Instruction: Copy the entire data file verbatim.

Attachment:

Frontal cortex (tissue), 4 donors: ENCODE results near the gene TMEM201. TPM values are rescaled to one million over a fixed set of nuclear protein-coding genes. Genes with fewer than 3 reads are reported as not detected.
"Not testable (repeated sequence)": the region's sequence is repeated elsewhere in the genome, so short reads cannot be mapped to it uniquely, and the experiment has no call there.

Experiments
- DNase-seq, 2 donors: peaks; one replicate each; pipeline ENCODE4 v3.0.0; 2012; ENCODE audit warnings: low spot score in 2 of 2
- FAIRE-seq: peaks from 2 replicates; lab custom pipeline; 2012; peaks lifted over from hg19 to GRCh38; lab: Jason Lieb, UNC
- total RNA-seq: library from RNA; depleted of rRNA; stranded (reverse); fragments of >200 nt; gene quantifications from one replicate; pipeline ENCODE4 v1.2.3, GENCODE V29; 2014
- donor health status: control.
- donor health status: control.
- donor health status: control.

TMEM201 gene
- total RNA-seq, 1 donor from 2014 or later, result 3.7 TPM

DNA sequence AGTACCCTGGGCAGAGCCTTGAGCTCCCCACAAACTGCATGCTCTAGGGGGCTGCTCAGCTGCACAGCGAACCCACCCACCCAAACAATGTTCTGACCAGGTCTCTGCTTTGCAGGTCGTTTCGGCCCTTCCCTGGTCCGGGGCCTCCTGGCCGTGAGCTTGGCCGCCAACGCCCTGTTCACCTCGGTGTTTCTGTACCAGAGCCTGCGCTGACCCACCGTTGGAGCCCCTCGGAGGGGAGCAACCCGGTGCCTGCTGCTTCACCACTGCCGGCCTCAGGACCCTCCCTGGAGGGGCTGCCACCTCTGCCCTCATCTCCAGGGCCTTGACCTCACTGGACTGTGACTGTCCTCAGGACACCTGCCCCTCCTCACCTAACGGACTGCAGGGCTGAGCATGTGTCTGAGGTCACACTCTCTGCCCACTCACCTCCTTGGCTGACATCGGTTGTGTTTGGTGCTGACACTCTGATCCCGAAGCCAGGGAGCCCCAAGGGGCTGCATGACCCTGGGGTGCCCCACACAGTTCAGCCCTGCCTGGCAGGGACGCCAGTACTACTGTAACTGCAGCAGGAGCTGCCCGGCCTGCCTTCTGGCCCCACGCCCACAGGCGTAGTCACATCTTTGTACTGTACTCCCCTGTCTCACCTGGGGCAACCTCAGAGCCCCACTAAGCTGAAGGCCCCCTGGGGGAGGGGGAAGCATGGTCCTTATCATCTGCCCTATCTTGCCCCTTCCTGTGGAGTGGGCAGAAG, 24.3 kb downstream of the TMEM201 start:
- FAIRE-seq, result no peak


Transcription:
Frontal cortex (tissue), 4 donors: ENCODE results near the gene TMEM201. TPM values are rescaled to one million over a fixed set of nuclear protein-coding genes. Genes with fewer than 3 reads are reported as not detected.
"Not testable (repeated sequence)": the region's sequence is repeated elsewhere in the genome, so short reads cannot be mapped to it uniquely, and the experiment has no call there.

Experiments
- DNase-seq, 2 donors: peaks; one replicate each; pipeline ENCODE4 v3.0.0; 2012; ENCODE audit warnings: low spot score in 2 of 2
- FAIRE-seq: peaks from 2 replicates; lab custom pipeline; 2012; peaks lifted over from hg19 to GRCh38; lab: Jason Lieb, UNC
- total RNA-seq: library from RNA; depleted of rRNA; stranded (reverse); fragments of >200 nt; gene quantifications from one replicate; pipeline ENCODE4 v1.2.3, GENCODE V29; 2014
- donor health status: control.
- donor health status: control.
- donor health status: control.

TMEM201 gene
- total RNA-seq, 1 donor from 2014 or later, result 3.7 TPM

DNA sequence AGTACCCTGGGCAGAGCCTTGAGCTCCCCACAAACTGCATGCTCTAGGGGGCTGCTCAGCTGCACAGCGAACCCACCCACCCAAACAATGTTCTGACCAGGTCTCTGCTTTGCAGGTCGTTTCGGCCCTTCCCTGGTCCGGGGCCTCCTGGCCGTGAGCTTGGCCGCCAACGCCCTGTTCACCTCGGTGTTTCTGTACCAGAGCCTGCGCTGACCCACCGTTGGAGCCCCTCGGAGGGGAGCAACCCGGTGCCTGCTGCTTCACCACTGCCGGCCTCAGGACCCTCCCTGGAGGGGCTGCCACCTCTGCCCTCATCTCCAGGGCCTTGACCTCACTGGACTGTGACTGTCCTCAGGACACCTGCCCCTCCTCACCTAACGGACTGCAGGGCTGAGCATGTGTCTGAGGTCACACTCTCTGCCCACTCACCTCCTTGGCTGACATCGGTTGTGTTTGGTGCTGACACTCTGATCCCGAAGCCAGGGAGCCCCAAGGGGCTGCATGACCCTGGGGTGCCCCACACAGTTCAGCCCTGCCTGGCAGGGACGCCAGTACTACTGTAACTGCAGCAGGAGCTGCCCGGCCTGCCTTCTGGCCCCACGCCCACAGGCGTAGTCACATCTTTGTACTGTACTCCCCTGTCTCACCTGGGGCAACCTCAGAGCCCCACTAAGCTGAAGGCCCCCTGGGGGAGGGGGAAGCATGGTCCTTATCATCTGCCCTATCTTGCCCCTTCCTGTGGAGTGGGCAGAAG, 24.3 kb downstream of the TMEM201 start:
- FAIRE-seq, result no peak